Senator Olabiyi Durojaiye clocked 80 two Fridays ago, precisely February 8, 2013.
An economist, seasoned administrator and former President of the Alumni of National Institute for Policy and Strategic Studies (NIPSS) Kuru, which is the highest body for policy formulation and leadership training in the public sector of Nigeria, the Ijebu Igbo, Ogun State- born democrat put in 35 years of meritorious service in the public service including 28 years in the Central Bank of Nigeria (CBN) where he rose to the position of Director. In 1992, he was an aspirant to the office of the President of Nigeria on the platform of the defunct Social Democratic Party (SDP). He later became an elected Senator of the Republic (1999-2003).Durojaiye, currently a constitutional lawyer, speaks, in this interview, on many issues. Excerpts:
During your time at the Senate, you were an activist-senator. What informed that?
That time, the senators were in two groups, polarized; one working to impeach the other and I happened to know. I was a little bit indisposed when we were on vacation and I could not resume when others resumed because of not feeling well. But message got to me that the Senate, which had already broken into two groups, was planning a certain thing. So the group that wanted me to join them wanted me to do so to impeach Mr. President (Obasanjo).
I said, “No, I won’t be party to that. We should not impeach Mr. President and we should not encourage the President team to impeach the President of the Senate. Impeachment should not be on.”
Knowing the Senate for its versatility and brains at that time, how did you get to convince them to accept your position against their resolve considering the role they too believed Obasanjo was playing to the detriment of the legislative arm?
I told them the story of King Solomon’s first judgment when two women were reported to have slept and one of them killed her child in her process. The king said he would divide the dead child into two and divide the living child into two. The woman, whose child died, said, “Yes, fair enough. It will neither be hers nor mine.” The one whose child was alive said, “Ah! Great king, please, I cannot right here and watch my child slaughtered. It’s better you give the child to her. Maybe when the child grows, somehow the whole house will point him to someone who is his real mother.” King Solomon said, “Give that child to the woman who wanted to…”, that no one would like her child to be slaughtered in her presence.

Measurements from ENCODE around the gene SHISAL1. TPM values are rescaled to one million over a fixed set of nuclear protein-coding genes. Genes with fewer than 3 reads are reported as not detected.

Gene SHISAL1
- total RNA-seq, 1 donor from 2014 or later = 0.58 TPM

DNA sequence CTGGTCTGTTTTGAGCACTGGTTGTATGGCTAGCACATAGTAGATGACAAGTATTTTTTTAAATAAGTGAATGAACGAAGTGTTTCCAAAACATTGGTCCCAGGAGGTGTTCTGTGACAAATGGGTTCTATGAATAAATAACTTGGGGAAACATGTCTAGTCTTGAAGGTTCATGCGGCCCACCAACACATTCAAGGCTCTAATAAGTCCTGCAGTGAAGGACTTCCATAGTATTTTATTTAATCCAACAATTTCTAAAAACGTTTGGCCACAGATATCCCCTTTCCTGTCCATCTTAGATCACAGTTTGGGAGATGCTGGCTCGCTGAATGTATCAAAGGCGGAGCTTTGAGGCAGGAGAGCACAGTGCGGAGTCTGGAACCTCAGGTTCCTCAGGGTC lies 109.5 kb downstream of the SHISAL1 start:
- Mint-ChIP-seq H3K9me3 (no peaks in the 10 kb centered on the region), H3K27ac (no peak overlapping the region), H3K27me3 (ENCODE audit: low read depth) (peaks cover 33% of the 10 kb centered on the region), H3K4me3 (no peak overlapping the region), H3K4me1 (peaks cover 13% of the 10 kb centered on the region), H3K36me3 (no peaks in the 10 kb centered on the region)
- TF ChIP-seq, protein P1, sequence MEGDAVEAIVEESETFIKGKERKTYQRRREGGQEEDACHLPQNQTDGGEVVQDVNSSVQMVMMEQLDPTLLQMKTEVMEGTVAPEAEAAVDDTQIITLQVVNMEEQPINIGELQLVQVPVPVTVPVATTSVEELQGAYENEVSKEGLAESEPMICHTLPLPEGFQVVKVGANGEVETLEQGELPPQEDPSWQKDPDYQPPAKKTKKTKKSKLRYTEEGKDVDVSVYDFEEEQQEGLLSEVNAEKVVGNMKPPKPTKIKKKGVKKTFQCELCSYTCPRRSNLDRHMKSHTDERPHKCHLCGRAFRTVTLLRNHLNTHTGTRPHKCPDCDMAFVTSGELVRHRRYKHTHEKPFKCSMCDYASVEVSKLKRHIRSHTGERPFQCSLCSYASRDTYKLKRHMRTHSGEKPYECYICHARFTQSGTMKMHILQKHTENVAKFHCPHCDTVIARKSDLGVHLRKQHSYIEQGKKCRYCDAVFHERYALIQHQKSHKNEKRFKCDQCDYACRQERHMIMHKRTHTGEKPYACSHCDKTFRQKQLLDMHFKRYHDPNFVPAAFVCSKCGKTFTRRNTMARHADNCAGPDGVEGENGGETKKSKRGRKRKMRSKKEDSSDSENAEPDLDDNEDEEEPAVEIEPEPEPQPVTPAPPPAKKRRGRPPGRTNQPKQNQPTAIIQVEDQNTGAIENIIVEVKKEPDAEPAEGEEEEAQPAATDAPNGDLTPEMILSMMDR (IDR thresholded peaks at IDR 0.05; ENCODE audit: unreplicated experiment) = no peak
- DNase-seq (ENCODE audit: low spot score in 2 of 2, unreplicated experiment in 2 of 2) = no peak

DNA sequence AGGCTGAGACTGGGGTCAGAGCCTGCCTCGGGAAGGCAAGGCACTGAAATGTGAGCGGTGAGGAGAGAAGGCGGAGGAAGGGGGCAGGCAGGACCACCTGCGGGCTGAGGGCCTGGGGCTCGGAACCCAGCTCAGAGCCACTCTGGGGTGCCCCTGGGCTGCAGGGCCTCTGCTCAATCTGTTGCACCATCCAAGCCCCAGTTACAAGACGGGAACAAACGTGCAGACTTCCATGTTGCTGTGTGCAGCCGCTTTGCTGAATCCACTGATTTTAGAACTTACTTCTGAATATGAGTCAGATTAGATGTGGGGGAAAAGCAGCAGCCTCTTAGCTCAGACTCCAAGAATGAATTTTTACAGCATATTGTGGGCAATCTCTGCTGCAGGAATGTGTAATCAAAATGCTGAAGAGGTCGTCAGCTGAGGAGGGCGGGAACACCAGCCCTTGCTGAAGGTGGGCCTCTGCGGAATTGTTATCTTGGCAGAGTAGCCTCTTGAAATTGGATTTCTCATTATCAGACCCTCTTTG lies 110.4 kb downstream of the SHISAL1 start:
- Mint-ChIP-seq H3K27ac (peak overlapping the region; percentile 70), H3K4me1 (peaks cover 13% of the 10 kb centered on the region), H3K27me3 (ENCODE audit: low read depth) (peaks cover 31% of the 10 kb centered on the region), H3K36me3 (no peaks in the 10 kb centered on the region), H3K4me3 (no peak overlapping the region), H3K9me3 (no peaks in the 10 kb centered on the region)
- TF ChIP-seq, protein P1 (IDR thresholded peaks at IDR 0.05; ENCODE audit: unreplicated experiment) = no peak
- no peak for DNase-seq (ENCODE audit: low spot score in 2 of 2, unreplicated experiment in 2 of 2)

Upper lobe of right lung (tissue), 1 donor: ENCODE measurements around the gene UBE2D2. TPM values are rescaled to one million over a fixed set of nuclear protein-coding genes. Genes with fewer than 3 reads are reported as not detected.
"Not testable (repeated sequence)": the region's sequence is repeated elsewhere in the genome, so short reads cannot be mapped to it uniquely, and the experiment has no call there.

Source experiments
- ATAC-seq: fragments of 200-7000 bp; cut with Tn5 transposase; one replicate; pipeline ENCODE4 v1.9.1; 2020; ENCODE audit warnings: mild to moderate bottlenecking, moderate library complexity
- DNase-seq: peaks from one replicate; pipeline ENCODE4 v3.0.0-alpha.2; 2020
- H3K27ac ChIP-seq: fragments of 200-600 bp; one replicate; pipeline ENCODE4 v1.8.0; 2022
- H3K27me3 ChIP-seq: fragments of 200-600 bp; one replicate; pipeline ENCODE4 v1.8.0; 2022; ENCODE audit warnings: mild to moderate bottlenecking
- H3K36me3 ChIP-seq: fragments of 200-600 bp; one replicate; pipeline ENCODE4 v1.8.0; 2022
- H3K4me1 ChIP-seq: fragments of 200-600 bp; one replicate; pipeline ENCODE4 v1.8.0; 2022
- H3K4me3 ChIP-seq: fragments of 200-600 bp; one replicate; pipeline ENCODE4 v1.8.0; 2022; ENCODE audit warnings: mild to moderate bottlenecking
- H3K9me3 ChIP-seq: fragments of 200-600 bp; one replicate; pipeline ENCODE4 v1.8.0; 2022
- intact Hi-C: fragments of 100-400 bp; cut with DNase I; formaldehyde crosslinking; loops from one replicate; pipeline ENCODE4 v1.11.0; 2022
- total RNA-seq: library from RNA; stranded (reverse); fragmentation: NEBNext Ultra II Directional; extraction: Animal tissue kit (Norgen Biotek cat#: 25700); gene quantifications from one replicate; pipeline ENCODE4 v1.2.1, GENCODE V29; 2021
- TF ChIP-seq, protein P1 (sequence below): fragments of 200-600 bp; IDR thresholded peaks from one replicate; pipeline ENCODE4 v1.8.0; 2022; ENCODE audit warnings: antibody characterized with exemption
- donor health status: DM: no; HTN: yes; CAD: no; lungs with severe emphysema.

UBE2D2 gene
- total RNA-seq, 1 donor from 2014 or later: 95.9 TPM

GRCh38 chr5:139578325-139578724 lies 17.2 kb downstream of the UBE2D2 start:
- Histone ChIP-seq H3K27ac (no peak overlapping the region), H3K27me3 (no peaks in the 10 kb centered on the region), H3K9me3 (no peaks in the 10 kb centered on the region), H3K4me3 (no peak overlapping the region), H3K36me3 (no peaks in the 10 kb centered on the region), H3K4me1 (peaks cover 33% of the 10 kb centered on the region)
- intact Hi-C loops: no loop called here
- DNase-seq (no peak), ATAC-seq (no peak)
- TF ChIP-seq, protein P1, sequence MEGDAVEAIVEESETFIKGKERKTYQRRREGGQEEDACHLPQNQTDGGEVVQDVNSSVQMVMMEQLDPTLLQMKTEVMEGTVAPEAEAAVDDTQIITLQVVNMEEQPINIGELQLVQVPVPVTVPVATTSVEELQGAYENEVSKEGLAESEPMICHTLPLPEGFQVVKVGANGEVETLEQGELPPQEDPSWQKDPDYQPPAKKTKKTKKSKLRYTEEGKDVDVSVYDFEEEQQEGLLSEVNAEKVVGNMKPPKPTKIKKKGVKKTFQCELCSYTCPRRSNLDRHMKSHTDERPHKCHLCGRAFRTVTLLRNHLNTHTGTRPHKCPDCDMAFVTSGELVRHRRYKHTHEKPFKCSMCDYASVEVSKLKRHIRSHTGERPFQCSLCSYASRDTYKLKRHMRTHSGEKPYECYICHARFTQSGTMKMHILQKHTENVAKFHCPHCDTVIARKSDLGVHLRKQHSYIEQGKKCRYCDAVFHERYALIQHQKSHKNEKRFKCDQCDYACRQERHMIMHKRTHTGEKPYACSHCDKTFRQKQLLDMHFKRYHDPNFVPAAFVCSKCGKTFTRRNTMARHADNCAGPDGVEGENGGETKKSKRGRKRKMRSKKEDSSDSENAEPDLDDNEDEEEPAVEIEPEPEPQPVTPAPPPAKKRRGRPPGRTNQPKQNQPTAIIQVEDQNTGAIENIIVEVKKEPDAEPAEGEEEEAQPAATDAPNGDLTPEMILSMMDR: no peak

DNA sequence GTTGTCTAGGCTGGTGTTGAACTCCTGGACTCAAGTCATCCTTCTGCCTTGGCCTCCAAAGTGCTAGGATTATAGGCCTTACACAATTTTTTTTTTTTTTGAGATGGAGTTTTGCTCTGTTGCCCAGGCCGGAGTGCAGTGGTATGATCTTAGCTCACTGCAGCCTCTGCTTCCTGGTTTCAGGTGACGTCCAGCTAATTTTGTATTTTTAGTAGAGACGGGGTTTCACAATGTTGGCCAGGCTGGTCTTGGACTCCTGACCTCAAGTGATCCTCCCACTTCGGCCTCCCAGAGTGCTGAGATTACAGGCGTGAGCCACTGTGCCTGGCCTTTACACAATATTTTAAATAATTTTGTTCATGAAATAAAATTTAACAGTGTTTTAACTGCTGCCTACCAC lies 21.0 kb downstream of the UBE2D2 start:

The relevance of that story to my experience in the Senate and what I quoted on the floor of the Senate is that we who fought for democracy, we who really suffered eighteen and a half months solitary confinement with one meal a day in the military gulag, democracy meant more to us than those who, just by chance, because they didn’t suffer as much as we did, to be able to win election and get to the Senate. That we could not wait and allow democracy to fail in the third year after returning to it having struggled so much.
Because for two powerful heads of two of the three arms of government to be at loggerheads was an indication to the military that we were not ready for democracy yet and so the military should come back.
That was the implication and the way I saw it and I said no.
I tried to get that into them on the floor of the Senate but they didn’t want to shift ground and so I called a press conference. It was around September 2002. That was what quelled the movement at that time for the Senate group to impeach President Olusegun Obasanjo and the President group in the Senate to impeach the Senate President Anyim and his deputy, Ibrahim Mantu. It was my press conference that saved the situation because the media and the whole nation came to the fact that, “Yes, we cannot afford any impeachment now.” Whereas they were friends; up to the beginning of that year, both Pius Anyim and Obasanjo were very close. I just give you that as an example in answer to your question that what made me more active at the Senate was the fact that we really suffered for democracy.
I also wrote the report on Odi, the sledge hammer on Odi, it was the Oyi of Oyi, Chuba Okadigbo, that was Senate President at that time. He led the team and he brought me to be part of it. And he said I should please write the report of what I saw. I wrote the report chastising the government of Obasanjo that, “that was overkill. You were killing a mosquito with a sledge hammer.” It was too much.
It was I who also raised a motion on the floor of the Senate that unless government paid the arrears of pensioners, we senators would refuse to accept our salaries at the end of that month. That also endeared our Senate at that time to the people of Nigeria that we were ready to make sacrifice and that jolted the government into action.
So, you could imagine now the racketeering going on, on pension funds which has seen pensioners’ dues being looted by few greedy and wicked public servants.